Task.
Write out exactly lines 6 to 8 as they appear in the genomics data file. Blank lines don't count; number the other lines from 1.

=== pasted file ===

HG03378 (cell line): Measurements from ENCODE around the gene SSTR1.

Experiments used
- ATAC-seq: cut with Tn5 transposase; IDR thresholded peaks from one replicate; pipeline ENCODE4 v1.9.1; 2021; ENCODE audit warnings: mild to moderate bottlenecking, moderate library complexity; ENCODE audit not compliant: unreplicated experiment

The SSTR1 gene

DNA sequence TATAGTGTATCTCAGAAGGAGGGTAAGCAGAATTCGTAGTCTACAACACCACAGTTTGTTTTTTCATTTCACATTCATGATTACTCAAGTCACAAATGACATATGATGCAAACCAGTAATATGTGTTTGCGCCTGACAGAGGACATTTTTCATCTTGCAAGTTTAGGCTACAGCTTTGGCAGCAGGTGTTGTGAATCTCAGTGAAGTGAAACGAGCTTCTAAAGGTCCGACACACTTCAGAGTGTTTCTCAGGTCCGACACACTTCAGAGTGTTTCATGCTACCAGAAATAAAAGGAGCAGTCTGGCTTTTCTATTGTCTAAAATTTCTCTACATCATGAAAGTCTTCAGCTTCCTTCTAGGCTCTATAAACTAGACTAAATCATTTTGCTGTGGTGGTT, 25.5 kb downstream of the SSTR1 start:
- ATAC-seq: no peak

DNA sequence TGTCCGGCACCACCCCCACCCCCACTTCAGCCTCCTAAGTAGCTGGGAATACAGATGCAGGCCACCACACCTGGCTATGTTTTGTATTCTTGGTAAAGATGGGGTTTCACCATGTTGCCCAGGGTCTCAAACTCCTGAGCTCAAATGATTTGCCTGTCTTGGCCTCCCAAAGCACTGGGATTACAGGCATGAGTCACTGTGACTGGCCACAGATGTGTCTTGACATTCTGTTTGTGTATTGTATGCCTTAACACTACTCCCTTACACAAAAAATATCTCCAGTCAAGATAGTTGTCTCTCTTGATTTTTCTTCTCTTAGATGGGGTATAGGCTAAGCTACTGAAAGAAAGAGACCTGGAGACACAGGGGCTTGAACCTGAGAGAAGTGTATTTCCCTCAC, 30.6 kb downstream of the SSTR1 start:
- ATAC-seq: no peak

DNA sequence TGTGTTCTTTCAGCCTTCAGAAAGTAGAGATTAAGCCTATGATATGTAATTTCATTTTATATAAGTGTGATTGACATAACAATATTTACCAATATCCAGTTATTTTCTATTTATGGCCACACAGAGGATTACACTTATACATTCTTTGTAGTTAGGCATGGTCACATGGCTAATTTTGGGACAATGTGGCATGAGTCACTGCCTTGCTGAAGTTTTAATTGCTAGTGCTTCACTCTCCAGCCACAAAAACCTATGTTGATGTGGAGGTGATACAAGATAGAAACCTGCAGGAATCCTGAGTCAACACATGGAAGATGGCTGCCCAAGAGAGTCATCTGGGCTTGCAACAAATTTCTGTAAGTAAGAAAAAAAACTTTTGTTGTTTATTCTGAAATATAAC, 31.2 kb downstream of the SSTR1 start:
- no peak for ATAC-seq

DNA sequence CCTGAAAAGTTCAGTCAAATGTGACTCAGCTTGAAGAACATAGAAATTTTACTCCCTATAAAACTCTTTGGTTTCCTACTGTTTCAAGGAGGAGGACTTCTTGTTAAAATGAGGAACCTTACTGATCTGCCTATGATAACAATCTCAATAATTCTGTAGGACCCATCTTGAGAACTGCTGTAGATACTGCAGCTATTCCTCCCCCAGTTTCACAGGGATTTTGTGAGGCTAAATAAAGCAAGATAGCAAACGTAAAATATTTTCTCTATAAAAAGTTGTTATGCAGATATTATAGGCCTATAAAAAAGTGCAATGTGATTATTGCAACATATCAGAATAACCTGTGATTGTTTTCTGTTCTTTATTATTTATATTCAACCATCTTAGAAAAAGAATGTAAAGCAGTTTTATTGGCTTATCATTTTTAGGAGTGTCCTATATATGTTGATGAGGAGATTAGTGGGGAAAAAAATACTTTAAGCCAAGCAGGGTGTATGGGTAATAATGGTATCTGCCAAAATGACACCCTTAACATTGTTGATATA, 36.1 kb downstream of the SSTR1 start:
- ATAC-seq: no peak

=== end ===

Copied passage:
- ATAC-seq: no peak

DNA sequence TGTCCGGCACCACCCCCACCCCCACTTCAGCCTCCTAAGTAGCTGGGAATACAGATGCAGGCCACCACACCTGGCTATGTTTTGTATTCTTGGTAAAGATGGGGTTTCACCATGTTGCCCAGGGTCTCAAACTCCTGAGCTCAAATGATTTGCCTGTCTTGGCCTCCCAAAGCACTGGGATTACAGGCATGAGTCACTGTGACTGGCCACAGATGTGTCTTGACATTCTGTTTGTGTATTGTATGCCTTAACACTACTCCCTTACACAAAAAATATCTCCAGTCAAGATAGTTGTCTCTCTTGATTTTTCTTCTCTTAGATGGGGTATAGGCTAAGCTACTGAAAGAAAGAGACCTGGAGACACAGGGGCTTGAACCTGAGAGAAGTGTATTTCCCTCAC, 30.6 kb downstream of the SSTR1 start:
- ATAC-seq: no peak